Great Things to Watch at This Year’s BFI London Film Festival

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Triangle of Sadness, 2022
Triangle of Sadness, 2022(Film still)

From Brendan Fraser’s emotional turn as an obese divorcee to Ruben Östlund’s satirical black comedy on the lives of the super-rich; here are 11 highlights from this year’s festival

One of the UK’s biggest and brightest film events returns for its 66th year in October, with a programme made up of 164 features, as well as countless short films, TV series, restorations and experimental works. Yes, the BFI London Film Festival is back. The question is, where do we start?

For those unfamiliar, The BFI LFF is ground zero in the UK for headline films from some of the world’s biggest festivals – Cannes, Venice, Berlin and Sundance included – as well as future classics and esteemed award-winners. Last year alone saw the likes of Titane, Belfast, The French Dispatch, Boiling Point, The Tragedy of Macbeth and Memoria receive their UK premieres – this year’s programme, though, could be even better.

Tickets for a cornucopia of filmmaking abundance – including new works by contemporary giants like Guillermo del Toro (Pan’s Labyrinth), Alejandro González Iñárritu (The Revenant) and Sam Mendes (Skyfall), starring the likes Harry Styles, Emily Blunt, Adam Driver and Florence Pugh – go on general sale on September 13 (BFI members can book from today). It’s overwhelming, but luckily we’ve curated some highlights to help get you started. Check them out below.

The Whale (Darren Aronofsky)

Footage widely circulated on the internet this week showed The Whale star Brendan Fraser struggling to compose himself at the movie’s premiere at Venice Film Festival. He was overcome with emotion and on the verge of tears after receiving a six-minute standing ovation for his performance in the new film from Darren Aronofsky (Requiem for a Dream; Black Swan) – in which he plays a morbidly obese divorcee attempting to reconnect with his daughter.

The 1990s and 2000s Hollywood star known for George of the Jungle and The Mummy has been relegated to roles in Bollywood productions and B-movies in recent years, so this high-profile project is seen as an opportunity to restore his long-depleted reputation. In other words, the Brenaissance may well begin here.

Decision to Leave (Park Chan-wook)

After a six-year hiatus from feature filmmaking since the release of the BAFTA-winning psychological thriller The Handmaiden, one of the most important figures in Korean cinema returns with a romantic mystery that has already been submitted for Oscars consideration by his home country.

Park Chan-wook was responsible for the international breakthrough of commercial Korean cinema around 2003 after his revenge thriller Oldboy won the Grand Prix at Cannes that year. Now, in 2022, Decision to Leave – the multilayered and Hitchcockian tale of a detective (Park Hae-il, The Host) who falls for the prime suspect in a murder investigation (Teng Wei, Lust, Caution) – has bagged Park the Best Director award at the same film festival after also competing for the Palme d’Or. If you’re looking for a new Korean film sensation, this is it.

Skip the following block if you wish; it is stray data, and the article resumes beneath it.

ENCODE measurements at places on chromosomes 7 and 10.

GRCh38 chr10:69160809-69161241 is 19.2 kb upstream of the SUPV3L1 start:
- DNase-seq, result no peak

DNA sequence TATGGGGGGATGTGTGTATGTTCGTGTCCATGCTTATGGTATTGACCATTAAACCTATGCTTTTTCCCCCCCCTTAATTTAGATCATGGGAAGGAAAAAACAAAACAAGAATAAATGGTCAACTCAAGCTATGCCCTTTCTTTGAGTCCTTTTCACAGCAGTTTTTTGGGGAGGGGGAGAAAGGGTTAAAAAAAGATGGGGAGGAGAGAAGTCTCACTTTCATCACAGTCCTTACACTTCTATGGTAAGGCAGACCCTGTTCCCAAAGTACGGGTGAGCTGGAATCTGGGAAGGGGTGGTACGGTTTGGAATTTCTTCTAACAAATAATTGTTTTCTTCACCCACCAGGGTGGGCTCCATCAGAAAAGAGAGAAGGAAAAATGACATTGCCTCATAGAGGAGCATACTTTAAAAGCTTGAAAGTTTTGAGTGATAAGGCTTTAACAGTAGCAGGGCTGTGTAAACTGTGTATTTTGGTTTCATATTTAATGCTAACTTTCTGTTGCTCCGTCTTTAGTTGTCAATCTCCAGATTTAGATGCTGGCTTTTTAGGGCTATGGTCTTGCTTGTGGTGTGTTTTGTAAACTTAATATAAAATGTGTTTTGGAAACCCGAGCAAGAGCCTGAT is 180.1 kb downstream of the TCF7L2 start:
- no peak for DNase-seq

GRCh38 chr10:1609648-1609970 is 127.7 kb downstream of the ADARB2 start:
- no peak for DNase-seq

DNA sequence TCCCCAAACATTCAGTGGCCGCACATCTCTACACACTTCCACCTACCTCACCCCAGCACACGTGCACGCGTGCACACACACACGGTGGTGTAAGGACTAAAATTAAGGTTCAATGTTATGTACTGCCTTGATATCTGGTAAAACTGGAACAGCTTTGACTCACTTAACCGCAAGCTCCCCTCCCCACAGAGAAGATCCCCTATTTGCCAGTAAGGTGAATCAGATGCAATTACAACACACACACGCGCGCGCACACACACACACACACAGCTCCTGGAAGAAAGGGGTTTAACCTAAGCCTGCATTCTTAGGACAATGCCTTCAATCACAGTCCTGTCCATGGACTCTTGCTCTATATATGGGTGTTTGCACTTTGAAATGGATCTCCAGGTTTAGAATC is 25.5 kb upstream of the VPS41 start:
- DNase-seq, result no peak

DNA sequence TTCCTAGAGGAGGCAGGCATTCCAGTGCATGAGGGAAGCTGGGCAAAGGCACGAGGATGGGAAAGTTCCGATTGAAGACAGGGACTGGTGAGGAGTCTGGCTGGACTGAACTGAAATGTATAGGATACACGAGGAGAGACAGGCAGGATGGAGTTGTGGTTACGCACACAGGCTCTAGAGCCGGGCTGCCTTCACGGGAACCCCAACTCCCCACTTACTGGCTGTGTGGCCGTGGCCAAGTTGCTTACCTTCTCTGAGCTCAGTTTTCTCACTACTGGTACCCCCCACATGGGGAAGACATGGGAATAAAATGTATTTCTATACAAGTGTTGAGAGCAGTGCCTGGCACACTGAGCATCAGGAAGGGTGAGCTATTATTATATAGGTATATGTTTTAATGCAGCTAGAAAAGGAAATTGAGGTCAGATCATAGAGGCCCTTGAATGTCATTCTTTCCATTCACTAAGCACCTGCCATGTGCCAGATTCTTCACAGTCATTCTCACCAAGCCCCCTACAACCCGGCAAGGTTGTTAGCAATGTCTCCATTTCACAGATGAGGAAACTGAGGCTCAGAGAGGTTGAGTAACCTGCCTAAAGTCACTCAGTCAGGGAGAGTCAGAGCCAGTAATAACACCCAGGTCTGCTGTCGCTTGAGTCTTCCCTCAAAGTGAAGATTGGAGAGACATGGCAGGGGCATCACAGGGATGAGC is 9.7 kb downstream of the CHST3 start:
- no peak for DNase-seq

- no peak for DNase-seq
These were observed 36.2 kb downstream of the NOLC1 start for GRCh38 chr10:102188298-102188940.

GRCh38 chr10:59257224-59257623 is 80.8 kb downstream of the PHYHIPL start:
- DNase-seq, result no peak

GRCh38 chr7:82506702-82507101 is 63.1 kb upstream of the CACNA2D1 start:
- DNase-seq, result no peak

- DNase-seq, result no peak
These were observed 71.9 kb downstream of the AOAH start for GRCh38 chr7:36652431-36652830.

Triangle of Sadness (Ruben Östlund) – lead image

The winner of this year’s Palme d’Or at Cannes, meanwhile, was Ruben Östlund (The Square)’s Triangle of Sadness – a satirical black comedy on the lives of the super-rich which has, tragically, taken on a whole new relevance after 32-year-old lead actress Charlbi Dean died unexpectedly last week.

Described as “a true star-in-the-making” by The Guardian’s Peter Bradshaw, Dean is magnetic here playing a model and influencer who finds herself on a top-dollar cruise with an assortment of Russian oligarchs and other obnoxiously rich types. (Captaining the $250 million luxury yacht, meanwhile, is alcoholic Marxist Woody Harrelson.) As chaos ensues on board, a new kind of conflict emerges as the power dynamics begin to shift in this twisted farce that takes aim at the affluent and the privileged. 

The Banshees of Inisherin (Martin McDonagh)

Director-screenwriter Martin McDonagh – the four-time Tony Award-nominated playwright turned Oscar-courting filmmaker – returns to the big screen with his first film since 2017 Academy Award for Best Picture nominee Three Billboards Outside Ebbing, Missouri. 

The Banshees of Inisherin is a black comedy set in rural Ireland that concerns two friends whose lives are built around their afternoon visits to the pub. This simple happiness is thrown into disarray one day when one of them decides he no longer wants to be friends with the other. Much heartbreak and hilarity ensue in this work that reunites Colin Farrell and Brendan Gleeson – the leads of McDonagh’s BAFTA-winning 2008 debut feature In Bruges alongside Dunkirk’s Barry Keoghan and Better Call Saul’s Kerry Condon.

Meet Me In The Bathroom (Dylan Southern and Will Lovelace)

At the turn of the century, New York City was stricken by rising rent costs and the tragedy of the 9/11 terror attacks. In the wake of the disaster, a vital rock scene began to thrive in DIY spaces in Brooklyn as music fans sought a sense of community and connection. The sounds of new acts like The Strokes, Yeah Yeah Yeahs and Interpol would then kickstart a musical rebirth and renaissance that is today remembered as one of the last great rock subcultures of its kind.